Earlier mitochondrial analyses of ancient DNA sourced from the site suggested the inhabitants were related to Denisovans, perhaps representing a common predecessor of Neanderthals and Denisovans.
In this latest study, published today (March 14) in Nature, Matthias Meyer of the Max Planck Institute for Evolutionary Anthropology in Leipzig, Germany, and colleagues examined nuclear DNA. The genetic material revealed that the bones were related to Neanderthals, and not Denisovans. However, Meyer and his colleagues wrote in their report, “mitochondrial DNA recovered from one of the specimens shares the previously described relationship to Denisovan mitochondrial DNAs, suggesting, among other possibilities, that the mitochondrial DNA gene pool of Neanderthals turned over later in their history.”
Chris Stringer, a palaeoanthropologist at the Natural History Museum in London, told Science News that the results place the Denisovan-Neanderthal divergence at about 450,000 years ago. “Research must refocus on fossils from 400,000 to 800,000 years ago to determine which ones might lie on ancestral lineages of Neandertals, Denisovans and modern humans,” he said.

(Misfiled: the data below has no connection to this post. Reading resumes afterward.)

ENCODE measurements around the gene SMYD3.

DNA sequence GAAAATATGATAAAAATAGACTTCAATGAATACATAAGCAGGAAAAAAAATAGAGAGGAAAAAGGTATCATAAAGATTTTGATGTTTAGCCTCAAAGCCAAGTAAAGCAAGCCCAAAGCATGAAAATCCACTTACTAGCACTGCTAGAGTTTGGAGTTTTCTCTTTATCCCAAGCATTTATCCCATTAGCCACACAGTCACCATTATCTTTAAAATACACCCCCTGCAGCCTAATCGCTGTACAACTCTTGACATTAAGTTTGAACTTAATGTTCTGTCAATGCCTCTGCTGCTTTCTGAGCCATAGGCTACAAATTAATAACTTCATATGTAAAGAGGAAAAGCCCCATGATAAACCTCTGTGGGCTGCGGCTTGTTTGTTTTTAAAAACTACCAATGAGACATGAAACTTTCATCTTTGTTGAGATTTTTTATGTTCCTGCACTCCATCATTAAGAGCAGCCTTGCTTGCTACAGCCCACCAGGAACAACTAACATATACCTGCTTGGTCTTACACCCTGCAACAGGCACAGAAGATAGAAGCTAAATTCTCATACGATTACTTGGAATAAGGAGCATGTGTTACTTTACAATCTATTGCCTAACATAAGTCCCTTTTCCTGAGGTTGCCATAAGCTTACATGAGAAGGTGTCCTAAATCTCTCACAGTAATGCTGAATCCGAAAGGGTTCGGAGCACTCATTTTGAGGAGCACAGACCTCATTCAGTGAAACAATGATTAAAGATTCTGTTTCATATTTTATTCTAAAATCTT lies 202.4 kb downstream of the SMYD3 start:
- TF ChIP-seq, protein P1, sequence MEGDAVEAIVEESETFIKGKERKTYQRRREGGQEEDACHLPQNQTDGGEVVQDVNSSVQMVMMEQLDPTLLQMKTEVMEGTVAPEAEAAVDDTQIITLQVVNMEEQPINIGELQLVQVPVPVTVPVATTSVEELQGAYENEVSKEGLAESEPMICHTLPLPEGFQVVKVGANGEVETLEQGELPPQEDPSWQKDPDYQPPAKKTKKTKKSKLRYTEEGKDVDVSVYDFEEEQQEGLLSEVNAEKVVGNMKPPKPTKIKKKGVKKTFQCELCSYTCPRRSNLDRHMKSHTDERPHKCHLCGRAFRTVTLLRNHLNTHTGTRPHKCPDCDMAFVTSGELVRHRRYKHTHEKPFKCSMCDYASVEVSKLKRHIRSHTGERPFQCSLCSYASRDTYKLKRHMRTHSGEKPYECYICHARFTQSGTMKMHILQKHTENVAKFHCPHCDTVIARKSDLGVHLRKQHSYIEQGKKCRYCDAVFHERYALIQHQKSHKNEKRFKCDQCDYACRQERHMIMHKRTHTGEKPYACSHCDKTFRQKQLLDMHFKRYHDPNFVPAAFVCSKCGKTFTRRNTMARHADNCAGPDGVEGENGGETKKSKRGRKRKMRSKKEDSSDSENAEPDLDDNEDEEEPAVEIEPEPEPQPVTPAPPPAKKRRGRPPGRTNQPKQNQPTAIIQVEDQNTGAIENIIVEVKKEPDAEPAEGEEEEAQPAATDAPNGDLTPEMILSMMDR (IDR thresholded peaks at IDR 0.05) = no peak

“It’s wonderful news to have mitochondrial and nuclear DNA from something that is 430,000 years old,” Maria Martinón-Torres, a palaeoanthropologist at University College London, told Nature News. “It’s like science fiction. It’s an amazing opportunity.”